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BBC poll: One third support torture

A BBC survey in 25 countries on the usage of torture showed some depressing results. One third of those surveyed insisted torture could be used in prison on circumstances.
More than 27,000 people in 25 countries were asked if torture was acceptable if it could provide information to save innocent lives.
In Egypt, according to the poll, 65% voted against employing all sorts of torutre, while 25% saw it legitimate under "some circumstances."
Egyptian citizen from Arish, Mohamed Sharif, tortured and sexually abused by police 2006
And surprise, surprise:
Israel has the largest percentage of those polled endorsing the use of a degree of torture on prisoners, with 43% saying they agreed that some degree of torture should be allowed.
You can read the full BBC report here. Related link: Egyptian police abuse videos
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Lawyer released after 14 years in detention!

Lawyer Mansour Ahmad Mansour has been finally released from prison after he spent 14 years in detention, Al-Masri Al-Youm reported today. The lawyer was initially detained by State Security police on suspicion of involvement in the assassination of secular intellectual Farag Fouda. A court had cleared Mansour of the charges but, as with the case of thousands of other detainees, the interior ministry kept him in custody for 14 years using the powers decreed by Egypt's notorious emergency law. Related links: Two more citizens tortured in Arish Chain of Hatred Forgotten victims of another war on terror Recommended Book: Al-Qaeda: The True Story of Radical Islam
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War critic journalist murdered in Moscow

I read about this before I went to sleep last night, and sure put me in a bad mood. To be honest, I never heard of the woman before the terrible tragedy happened. But the more I read about her, the more grief I felt.
Anna Politkovskaya
I spoke with a veteran American journalist friend of mine in Cairo, who covered the war in Chechnya and was based in Moscow in the 1990s. He knew Anna, and described her as "very, very brave," he said. "Her coverage during the war was great, but more importantly her post-war coverage. She did many stories on the mass killings by Russians and their proxies, on atrocities against Chechnyan detainees... That made many in Moscow upset. They did not want to hear about this sort of thing... You know, in many ways, being a reporter in Russia is more dangerous that it is here in Egypt." My friend then went on listing names of reporters killed by gangs or local government officials for pursuing stories about corruption or human rights abuses. May she rest in peace...
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Germany: Part of the US gulag?

This is very interesting... New allegations are coming up regarding Germany being part of the US-run global gulag in the current "war on terror," where Islamist suspects are flown around the world, held, interrogated and tortured in secret detention centers.
Guardian Cartoon by Steve Bell
In an interview I conducted last May with Islamist lawyer Montasser al-Zayat, he said Egyptian cleric Abu Omar was beaten up in a US base in Germany, following his kidnapping in Milan by CIA agents, but stressed his client was not interrogated there:
“He was handcuffed, and blindfolded with a piece of cloth. The plane had flown for about an hour and half, when it landed in unknown location. But he was sure it was a non-civilian place. And it was a very cold place. He felt he was taken to a hall of a vast space. They stripped him off his clothes, and dressed him in blue overalls. They took the blindfold off his face. He saw in front of him a big number of people, wearing special forces’ fatigues. They were all dressed in black, and masked, without exceptions. All of them were masked. They were carrying guns. Then, they wrapped his face, all of it, with a sticking bandage. It was very tight. He said when he arrived in Egypt, and as they took the bandage off, his facial hear, moustache and beard were plucked off his face. Before they board him on another plane, they photographed him in the overalls. ‘Then they wrapped my face with sticking bandage, and put me on another plane,’ he said.� You also say he was beaten in that base which he thinks in Germany? “I am a precise person, and that is why I enjoy credibility. I’m saying what my client is saying, and nothing more. He says ‘I was beaten.’ But he didn’t tell me how he was beaten. I assume this was to pacify him. In Egypt, he said, ‘I was tortured.’ There’s a difference that I can understand well. ‘Tortured’ is different from ‘beaten.’ In these places (Italy and Germany) he received punches. “In the place where he thinks it was the American base in Germany, I’ll read to you what he said: ‘I was beaten. I found a number of persons, masked, dressed in special operations fatigues. They photographed me. They beat me. Then they put me in other clothes, and wrapped my face in a sticking bandage. And then, they took me and put me on board of a plane.’�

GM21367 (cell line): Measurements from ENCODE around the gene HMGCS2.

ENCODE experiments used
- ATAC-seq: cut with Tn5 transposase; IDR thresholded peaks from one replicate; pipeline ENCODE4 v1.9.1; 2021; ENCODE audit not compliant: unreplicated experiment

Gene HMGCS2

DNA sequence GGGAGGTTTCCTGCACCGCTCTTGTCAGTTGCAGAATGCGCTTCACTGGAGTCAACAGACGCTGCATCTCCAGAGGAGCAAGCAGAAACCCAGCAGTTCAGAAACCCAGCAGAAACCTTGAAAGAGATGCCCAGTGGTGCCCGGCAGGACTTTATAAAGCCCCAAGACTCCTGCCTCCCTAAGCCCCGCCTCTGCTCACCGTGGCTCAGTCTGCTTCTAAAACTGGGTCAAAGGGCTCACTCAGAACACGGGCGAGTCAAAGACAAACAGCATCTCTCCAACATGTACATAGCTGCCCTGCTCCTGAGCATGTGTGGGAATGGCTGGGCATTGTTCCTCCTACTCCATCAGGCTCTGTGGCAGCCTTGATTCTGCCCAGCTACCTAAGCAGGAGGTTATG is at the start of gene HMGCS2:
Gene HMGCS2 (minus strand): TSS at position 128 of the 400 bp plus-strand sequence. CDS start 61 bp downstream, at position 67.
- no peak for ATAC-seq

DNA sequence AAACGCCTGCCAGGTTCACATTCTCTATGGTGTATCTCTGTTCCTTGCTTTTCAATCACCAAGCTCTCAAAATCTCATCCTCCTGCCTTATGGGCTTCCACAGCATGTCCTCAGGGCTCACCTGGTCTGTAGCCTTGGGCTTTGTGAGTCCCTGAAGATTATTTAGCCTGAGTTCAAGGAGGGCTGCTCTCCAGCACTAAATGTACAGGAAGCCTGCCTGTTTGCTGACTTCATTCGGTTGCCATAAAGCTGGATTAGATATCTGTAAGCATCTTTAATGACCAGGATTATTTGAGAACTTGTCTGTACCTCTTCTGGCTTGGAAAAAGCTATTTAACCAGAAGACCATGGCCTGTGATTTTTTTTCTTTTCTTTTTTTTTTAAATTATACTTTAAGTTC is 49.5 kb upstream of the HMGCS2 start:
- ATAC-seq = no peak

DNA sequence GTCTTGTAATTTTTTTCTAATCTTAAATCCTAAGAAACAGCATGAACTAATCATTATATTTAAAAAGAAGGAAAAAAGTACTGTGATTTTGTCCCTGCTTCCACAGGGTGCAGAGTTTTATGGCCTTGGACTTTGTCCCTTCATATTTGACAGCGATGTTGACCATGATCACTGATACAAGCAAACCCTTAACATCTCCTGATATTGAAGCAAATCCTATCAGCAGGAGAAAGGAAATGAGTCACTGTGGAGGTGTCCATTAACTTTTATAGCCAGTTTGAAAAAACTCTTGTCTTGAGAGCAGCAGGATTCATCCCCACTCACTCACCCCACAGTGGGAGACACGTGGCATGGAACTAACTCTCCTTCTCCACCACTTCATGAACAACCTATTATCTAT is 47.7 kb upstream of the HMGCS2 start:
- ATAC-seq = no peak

If it's true terror suspects were held and interrogated in Germany, then the German intelligence must have been let in on what's going on. It's hard to imagine the US conducting such activities without "someone" at least in the German intelligence knowing about it, if not aiding the operation like in the Italians' case. The new allegations put forward by a British legal group representing Gitmo detainees is suggesting, however, the same base Abu Omar was held in might have been used for interrogating terror suspects like Khaled Sheikh Mohamed. This is could well snowball into another political scandal, similar to the one that followed the disclosure that German BND agents aided the invasion of Iraq by supplying the Americans with coordinates of targets on the ground and Saddam's plan to defend Baghdad, despite Berlin's official anti-war position. I book I recommend on extraordinary renditions of Islamist suspects is Stephen Grey's: Ghost Plane: The True Story of the CIA Torture Program